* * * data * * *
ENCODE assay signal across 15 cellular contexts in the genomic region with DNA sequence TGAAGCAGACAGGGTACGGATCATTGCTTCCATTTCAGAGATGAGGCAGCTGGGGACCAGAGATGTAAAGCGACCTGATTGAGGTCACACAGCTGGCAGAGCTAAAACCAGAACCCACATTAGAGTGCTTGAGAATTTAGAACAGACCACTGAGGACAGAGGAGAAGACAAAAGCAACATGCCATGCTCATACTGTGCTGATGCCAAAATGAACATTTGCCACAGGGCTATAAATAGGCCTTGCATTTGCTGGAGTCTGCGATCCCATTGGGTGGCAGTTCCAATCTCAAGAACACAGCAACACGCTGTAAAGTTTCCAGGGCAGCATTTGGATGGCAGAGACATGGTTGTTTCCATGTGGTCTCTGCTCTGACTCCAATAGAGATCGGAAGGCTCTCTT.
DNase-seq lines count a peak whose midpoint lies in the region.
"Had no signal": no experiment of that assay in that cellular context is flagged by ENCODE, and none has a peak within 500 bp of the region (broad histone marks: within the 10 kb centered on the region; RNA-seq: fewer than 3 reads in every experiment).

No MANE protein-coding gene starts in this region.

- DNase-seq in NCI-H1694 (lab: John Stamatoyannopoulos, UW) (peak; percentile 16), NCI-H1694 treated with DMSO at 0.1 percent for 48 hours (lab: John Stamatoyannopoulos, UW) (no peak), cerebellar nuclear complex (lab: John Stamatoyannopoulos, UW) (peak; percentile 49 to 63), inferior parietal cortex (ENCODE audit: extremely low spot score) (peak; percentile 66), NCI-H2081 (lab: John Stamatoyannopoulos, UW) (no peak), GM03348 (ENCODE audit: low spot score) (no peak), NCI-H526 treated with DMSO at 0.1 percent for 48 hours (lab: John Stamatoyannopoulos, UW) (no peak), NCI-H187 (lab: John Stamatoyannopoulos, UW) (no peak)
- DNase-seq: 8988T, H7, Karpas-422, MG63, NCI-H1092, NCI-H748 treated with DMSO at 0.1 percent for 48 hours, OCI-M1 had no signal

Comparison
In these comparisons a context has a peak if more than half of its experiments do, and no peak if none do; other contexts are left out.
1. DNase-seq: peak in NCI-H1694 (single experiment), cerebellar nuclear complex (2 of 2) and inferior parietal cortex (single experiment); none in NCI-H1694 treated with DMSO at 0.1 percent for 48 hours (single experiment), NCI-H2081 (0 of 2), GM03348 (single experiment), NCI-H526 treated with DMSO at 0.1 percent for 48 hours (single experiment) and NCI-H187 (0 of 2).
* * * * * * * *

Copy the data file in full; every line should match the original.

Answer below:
ENCODE assay signal across 15 cellular contexts in the genomic region with DNA sequence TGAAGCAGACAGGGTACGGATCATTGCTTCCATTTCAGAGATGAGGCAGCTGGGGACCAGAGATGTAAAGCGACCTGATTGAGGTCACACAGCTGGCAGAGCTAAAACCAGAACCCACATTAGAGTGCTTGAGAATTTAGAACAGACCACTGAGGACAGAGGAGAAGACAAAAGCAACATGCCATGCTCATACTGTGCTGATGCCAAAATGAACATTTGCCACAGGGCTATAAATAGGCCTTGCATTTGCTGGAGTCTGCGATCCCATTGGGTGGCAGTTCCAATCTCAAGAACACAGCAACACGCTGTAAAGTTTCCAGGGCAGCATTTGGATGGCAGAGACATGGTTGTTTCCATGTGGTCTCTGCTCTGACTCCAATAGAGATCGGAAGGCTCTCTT.
DNase-seq lines count a peak whose midpoint lies in the region.
"Had no signal": no experiment of that assay in that cellular context is flagged by ENCODE, and none has a peak within 500 bp of the region (broad histone marks: within the 10 kb centered on the region; RNA-seq: fewer than 3 reads in every experiment).

No MANE protein-coding gene starts in this region.

- DNase-seq in NCI-H1694 (lab: John Stamatoyannopoulos, UW) (peak; percentile 16), NCI-H1694 treated with DMSO at 0.1 percent for 48 hours (lab: John Stamatoyannopoulos, UW) (no peak), cerebellar nuclear complex (lab: John Stamatoyannopoulos, UW) (peak; percentile 49 to 63), inferior parietal cortex (ENCODE audit: extremely low spot score) (peak; percentile 66), NCI-H2081 (lab: John Stamatoyannopoulos, UW) (no peak), GM03348 (ENCODE audit: low spot score) (no peak), NCI-H526 treated with DMSO at 0.1 percent for 48 hours (lab: John Stamatoyannopoulos, UW) (no peak), NCI-H187 (lab: John Stamatoyannopoulos, UW) (no peak)
- DNase-seq: 8988T, H7, Karpas-422, MG63, NCI-H1092, NCI-H748 treated with DMSO at 0.1 percent for 48 hours, OCI-M1 had no signal

Comparison
In these comparisons a context has a peak if more than half of its experiments do, and no peak if none do; other contexts are left out.
1. DNase-seq: peak in NCI-H1694 (single experiment), cerebellar nuclear complex (2 of 2) and inferior parietal cortex (single experiment); none in NCI-H1694 treated with DMSO at 0.1 percent for 48 hours (single experiment), NCI-H2081 (0 of 2), GM03348 (single experiment), NCI-H526 treated with DMSO at 0.1 percent for 48 hours (single experiment) and NCI-H187 (0 of 2).